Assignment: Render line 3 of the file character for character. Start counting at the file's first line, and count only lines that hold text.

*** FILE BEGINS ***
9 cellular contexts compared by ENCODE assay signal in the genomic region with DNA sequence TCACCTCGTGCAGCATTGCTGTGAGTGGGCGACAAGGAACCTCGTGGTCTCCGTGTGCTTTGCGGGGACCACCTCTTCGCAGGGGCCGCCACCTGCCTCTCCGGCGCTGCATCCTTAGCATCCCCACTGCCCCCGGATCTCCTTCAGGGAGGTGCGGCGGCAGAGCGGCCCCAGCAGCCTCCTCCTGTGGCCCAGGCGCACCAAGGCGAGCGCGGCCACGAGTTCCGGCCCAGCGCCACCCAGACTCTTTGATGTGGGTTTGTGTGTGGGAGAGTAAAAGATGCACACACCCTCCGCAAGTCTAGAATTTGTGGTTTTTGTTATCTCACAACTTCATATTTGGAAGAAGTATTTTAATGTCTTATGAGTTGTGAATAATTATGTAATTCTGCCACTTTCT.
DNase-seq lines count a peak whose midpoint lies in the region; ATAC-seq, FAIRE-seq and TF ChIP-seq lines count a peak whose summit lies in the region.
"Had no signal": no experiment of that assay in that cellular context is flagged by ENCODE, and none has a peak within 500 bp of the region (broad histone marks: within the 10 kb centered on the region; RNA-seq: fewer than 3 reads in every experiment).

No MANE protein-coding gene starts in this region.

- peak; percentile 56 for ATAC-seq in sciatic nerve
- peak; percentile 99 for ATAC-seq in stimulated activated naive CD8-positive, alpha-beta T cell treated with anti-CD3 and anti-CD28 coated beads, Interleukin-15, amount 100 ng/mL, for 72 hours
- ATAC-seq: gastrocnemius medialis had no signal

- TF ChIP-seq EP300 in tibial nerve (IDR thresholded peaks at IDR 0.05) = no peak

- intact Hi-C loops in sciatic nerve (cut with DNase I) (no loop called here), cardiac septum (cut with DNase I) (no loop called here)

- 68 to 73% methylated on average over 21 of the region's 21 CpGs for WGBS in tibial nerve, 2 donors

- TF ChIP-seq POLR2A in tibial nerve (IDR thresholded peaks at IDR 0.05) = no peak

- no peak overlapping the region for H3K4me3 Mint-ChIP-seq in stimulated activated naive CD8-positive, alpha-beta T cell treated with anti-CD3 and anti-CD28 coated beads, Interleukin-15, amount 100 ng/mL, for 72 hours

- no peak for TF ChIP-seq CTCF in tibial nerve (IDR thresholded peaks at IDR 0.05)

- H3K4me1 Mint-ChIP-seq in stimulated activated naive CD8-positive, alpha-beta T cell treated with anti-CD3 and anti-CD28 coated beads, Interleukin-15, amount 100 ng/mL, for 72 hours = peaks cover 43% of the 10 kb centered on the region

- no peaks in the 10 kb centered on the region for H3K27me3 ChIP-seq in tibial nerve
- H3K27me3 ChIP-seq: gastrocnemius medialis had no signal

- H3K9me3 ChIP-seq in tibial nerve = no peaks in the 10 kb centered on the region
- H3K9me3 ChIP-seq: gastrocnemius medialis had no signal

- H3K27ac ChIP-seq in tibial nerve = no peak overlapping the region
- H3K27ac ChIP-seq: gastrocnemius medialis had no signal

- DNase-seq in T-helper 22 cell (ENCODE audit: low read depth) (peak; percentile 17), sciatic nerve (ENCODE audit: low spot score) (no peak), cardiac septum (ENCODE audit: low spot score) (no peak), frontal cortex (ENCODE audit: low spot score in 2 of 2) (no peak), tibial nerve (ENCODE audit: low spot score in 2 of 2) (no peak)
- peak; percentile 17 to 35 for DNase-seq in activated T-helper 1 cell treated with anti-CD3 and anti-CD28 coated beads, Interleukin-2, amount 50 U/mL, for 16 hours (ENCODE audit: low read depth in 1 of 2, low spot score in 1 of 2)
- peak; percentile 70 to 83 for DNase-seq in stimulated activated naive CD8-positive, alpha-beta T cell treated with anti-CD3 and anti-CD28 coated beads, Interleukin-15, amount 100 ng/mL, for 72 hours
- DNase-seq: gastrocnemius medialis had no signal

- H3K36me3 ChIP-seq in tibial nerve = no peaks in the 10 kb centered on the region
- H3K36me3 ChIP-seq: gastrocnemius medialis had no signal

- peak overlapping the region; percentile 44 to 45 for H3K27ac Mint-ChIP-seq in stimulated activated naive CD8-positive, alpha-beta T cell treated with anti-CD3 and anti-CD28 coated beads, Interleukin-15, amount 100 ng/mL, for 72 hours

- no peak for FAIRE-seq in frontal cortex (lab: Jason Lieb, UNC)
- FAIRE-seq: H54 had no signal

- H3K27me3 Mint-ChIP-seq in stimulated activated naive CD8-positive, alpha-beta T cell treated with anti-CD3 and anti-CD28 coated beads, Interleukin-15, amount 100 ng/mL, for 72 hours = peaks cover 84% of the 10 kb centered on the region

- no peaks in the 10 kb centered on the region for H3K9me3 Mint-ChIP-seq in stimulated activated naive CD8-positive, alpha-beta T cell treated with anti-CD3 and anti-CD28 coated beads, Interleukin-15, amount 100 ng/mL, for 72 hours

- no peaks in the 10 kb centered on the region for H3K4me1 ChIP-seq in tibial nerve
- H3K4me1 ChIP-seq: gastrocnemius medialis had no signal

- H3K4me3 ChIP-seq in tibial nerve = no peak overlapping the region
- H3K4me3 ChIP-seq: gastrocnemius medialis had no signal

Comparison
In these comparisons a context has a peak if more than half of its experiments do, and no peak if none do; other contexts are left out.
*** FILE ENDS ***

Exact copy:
"Had no signal": no experiment of that assay in that cellular context is flagged by ENCODE, and none has a peak within 500 bp of the region (broad histone marks: within the 10 kb centered on the region; RNA-seq: fewer than 3 reads in every experiment).